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In Memphis, Teach For America Is More Diverse and Local Than Ever

In Memphis, Teach For America Is More Diverse and Local Than Ever_5fbeb7169cab7.jpeg
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In Memphis, Teach For America Is More Diverse and Local Than Ever

In Memphis, Teach For America Is More Diverse and Local Than Ever

The Commercial Appeal in Memphis reported on the 10-year anniversary of Teach For America (TFA) in Memphis. It was fascinating to see how the demographics of TFA Memphis has changed for the better over the past decade. What started out as mostly White teachers from outside Memphis has turned into a corps with more teachers of color and more teachers from Memphis.

“There were five people of color in the entire corps,” Turner, a member of that first local group, said. “Nobody from Memphis. In fact I think I might have been the only one in the corps who preferred to come to Memphis.”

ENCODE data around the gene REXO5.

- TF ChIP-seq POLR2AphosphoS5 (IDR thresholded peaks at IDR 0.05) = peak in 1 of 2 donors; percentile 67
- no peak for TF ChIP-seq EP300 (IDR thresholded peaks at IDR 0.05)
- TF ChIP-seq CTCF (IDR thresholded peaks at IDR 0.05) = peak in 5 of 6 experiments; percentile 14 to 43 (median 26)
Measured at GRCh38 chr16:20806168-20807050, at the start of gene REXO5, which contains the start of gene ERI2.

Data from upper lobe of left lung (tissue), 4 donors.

This year’s incoming cohort has 138 teachers. A quarter are from Memphis. More than half are people of color, and half come from low-income backgrounds.

Compared to 10 years ago, more TFA teachers are staying in Memphis and many of those are still teaching.

As a teacher who entered the teaching profession through a university’s nontraditional teaching program, I believe that TFA is a great way for mid-career professionals to come into the teaching profession with a great support network. In my experience, those support networks are not in place in some teaching colleges in Tennessee that offer transitional teaching programs.

Of the first cohort 10 years ago, 25 percent of the teachers remained in Memphis after their two-year commitment. The cohort that just wrapped its second year in schools this spring has 70 percent staying locally. Of those who are staying, 90 percent are still teaching, Turner said.

Corps members are also no longer nearly exclusively just out of college. Ten years ago, all but six were recruited their senior year of college. This year, 38 percent are just like Cassell — mid-career professionals looking for a change.

What’s great is that there are 250 TFA alumni in Memphis currently teaching and another 150 TFA alumni are still living and working in Memphis after their TFA time.

Instead of pushing back on TFA, we should learn from what they are doing right and implement those changes in traditional teacher preparation programs.

This post originally appeared on Tennessee Education Report as Ten Years of TFA in Memphis.

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